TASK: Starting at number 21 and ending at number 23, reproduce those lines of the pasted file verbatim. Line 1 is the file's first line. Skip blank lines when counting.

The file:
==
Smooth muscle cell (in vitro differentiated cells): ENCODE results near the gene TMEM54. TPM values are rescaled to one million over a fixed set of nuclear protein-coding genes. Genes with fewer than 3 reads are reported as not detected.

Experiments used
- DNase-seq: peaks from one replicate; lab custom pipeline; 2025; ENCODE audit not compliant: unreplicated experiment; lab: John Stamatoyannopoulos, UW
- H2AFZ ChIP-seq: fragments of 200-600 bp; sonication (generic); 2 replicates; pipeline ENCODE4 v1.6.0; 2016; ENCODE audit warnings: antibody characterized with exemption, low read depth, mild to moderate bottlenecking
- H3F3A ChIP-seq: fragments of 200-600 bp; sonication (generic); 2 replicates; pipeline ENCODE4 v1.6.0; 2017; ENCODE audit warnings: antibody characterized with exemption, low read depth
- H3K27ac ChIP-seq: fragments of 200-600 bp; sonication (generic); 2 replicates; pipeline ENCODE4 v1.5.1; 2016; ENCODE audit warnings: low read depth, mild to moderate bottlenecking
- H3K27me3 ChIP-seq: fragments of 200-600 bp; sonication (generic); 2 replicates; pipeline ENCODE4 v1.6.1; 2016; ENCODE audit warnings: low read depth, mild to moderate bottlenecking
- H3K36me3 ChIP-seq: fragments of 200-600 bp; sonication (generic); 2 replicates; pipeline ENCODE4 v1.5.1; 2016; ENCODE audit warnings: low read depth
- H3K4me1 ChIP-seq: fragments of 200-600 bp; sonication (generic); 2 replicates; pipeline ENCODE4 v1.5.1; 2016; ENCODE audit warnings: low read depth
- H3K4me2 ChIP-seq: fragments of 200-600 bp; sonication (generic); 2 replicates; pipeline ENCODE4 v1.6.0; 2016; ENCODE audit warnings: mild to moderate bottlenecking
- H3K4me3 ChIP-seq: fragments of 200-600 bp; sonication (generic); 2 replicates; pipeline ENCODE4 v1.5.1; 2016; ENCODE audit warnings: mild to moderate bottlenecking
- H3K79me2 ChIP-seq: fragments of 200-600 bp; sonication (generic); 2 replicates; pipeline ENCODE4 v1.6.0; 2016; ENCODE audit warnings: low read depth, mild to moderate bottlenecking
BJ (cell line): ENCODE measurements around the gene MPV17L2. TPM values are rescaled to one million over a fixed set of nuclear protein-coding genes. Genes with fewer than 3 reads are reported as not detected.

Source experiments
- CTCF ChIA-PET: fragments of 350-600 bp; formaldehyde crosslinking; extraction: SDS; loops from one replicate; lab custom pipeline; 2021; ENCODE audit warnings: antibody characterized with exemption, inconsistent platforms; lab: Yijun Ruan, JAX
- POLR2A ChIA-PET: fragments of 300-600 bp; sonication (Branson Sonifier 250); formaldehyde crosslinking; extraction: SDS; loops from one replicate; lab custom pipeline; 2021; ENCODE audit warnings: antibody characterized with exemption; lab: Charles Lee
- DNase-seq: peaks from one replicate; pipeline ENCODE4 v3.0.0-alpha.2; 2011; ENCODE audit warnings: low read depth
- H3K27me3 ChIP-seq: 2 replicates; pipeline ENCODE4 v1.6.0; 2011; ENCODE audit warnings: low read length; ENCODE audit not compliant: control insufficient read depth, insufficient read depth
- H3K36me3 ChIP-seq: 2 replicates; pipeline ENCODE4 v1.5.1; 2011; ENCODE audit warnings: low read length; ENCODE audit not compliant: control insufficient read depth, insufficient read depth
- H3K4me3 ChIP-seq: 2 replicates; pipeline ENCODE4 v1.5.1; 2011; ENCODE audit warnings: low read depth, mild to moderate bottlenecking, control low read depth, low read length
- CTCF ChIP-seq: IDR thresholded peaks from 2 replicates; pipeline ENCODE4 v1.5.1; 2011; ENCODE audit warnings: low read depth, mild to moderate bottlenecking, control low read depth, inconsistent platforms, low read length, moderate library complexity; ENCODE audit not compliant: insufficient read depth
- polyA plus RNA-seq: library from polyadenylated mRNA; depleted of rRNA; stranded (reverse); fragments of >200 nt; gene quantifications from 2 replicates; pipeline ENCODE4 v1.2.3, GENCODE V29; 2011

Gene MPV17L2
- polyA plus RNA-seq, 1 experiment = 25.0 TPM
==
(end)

- CTCF ChIP-seq: IDR thresholded peaks from 2 replicates; pipeline ENCODE4 v1.5.1; 2011; ENCODE audit warnings: low read depth, mild to moderate bottlenecking, control low read depth, inconsistent platforms, low read length, moderate library complexity; ENCODE audit not compliant: insufficient read depth
- polyA plus RNA-seq: library from polyadenylated mRNA; depleted of rRNA; stranded (reverse); fragments of >200 nt; gene quantifications from 2 replicates; pipeline ENCODE4 v1.2.3, GENCODE V29; 2011

Gene MPV17L2